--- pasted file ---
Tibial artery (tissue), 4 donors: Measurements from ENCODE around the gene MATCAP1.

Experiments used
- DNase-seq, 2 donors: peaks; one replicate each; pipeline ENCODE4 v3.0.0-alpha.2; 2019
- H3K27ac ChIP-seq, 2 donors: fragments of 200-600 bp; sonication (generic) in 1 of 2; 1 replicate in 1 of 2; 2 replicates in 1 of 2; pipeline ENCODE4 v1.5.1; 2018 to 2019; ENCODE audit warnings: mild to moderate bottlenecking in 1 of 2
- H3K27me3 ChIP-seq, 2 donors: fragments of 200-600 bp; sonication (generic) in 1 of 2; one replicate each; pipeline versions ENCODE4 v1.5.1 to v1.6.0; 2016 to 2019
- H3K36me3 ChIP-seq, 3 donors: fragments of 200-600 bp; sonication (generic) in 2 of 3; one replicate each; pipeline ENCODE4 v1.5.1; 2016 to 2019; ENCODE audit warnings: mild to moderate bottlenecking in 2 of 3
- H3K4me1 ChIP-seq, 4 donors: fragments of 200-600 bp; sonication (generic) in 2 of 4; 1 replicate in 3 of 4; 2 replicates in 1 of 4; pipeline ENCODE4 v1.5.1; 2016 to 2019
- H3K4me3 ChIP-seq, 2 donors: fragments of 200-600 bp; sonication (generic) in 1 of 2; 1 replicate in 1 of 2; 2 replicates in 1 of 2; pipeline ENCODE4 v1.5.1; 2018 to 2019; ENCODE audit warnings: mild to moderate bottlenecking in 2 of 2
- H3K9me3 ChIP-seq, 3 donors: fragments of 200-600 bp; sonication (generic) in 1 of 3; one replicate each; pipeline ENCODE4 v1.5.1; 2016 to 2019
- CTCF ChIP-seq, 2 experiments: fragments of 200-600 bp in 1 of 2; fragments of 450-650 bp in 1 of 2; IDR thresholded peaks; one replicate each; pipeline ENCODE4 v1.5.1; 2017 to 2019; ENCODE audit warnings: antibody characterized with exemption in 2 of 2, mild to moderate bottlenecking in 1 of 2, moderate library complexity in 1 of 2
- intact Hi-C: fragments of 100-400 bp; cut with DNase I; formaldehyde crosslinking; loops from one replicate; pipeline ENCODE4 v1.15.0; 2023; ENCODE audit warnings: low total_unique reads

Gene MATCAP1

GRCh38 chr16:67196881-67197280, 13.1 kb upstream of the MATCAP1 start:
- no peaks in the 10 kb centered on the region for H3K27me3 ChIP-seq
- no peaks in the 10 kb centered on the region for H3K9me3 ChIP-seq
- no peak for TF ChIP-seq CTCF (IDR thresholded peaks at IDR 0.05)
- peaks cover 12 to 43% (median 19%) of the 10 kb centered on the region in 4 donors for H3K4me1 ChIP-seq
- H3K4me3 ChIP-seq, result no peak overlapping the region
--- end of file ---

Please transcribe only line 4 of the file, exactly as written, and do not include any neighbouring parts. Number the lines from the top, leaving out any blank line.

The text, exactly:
- H3K27ac ChIP-seq, 2 donors: fragments of 200-600 bp; sonication (generic) in 1 of 2; 1 replicate in 1 of 2; 2 replicates in 1 of 2; pipeline ENCODE4 v1.5.1; 2018 to 2019; ENCODE audit warnings: mild to moderate bottlenecking in 1 of 2